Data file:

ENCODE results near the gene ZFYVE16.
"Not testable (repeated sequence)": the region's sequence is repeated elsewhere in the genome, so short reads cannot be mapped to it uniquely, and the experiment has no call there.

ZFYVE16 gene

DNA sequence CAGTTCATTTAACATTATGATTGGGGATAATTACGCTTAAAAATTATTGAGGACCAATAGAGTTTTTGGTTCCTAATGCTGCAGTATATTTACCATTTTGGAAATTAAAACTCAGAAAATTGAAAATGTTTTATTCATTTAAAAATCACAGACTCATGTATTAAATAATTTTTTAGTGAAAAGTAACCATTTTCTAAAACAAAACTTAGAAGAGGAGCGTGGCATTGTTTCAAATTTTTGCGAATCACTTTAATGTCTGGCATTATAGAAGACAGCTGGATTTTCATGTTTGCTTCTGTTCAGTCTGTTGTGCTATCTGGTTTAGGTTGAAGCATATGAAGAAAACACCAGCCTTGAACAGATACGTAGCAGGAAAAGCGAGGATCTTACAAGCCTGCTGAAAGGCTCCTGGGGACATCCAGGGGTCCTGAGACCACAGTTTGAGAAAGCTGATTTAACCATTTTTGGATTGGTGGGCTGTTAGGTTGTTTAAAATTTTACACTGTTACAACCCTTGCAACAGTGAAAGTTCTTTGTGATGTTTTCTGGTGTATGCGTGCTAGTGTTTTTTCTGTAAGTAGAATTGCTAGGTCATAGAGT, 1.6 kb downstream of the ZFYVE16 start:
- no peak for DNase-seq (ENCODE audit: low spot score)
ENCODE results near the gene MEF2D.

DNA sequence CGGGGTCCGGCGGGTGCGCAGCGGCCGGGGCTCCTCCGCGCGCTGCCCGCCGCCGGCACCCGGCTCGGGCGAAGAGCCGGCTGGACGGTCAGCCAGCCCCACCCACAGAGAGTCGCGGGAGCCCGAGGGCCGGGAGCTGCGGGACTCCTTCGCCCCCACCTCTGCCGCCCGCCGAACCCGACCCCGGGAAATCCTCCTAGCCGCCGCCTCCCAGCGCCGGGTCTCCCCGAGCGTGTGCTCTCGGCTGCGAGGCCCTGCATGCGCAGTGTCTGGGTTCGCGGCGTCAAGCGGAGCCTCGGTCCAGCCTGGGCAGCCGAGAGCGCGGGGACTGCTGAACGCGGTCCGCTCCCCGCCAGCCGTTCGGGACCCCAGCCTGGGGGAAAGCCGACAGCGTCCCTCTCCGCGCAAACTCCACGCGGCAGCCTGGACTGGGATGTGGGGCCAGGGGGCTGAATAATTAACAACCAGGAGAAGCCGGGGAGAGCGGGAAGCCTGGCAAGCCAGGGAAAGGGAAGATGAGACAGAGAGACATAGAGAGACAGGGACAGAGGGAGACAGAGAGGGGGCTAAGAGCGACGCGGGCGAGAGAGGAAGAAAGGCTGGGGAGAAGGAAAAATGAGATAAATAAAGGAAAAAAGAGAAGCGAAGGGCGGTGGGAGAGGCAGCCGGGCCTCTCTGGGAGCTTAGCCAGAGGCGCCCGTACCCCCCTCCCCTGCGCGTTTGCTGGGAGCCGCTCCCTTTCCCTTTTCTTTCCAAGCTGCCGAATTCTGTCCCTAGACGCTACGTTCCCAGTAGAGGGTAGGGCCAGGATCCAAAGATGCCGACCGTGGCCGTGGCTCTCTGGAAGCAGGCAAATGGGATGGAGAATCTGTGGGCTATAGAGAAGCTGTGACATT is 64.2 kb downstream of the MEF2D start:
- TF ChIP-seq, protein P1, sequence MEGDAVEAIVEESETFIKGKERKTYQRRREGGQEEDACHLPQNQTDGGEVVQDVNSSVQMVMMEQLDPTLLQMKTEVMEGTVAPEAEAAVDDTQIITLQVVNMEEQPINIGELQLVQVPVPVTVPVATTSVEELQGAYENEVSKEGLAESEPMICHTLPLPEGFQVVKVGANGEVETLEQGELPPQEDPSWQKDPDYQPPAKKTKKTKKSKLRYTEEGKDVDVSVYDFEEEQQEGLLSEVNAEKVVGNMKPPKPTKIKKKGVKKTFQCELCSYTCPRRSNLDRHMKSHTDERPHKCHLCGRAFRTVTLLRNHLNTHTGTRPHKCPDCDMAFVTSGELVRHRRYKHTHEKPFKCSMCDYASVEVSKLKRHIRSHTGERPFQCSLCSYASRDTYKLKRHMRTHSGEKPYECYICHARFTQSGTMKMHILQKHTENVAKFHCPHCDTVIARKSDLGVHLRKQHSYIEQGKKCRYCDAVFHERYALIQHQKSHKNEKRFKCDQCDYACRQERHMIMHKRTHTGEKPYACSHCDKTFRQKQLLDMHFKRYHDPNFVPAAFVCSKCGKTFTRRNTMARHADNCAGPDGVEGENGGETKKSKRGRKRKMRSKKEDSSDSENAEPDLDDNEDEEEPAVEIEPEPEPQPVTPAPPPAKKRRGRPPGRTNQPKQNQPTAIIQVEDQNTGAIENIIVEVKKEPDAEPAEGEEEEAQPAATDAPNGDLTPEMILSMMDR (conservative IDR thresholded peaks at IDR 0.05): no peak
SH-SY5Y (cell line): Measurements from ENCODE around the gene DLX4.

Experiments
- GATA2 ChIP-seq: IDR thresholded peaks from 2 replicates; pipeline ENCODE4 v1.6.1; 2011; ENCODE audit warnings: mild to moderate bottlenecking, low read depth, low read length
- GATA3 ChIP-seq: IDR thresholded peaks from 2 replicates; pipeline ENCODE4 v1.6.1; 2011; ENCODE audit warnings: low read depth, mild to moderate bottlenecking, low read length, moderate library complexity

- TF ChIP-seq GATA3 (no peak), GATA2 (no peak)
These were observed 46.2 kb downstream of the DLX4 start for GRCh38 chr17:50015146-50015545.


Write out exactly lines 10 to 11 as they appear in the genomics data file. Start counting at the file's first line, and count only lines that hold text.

Experiments
- GATA2 ChIP-seq: IDR thresholded peaks from 2 replicates; pipeline ENCODE4 v1.6.1; 2011; ENCODE audit warnings: mild to moderate bottlenecking, low read depth, low read length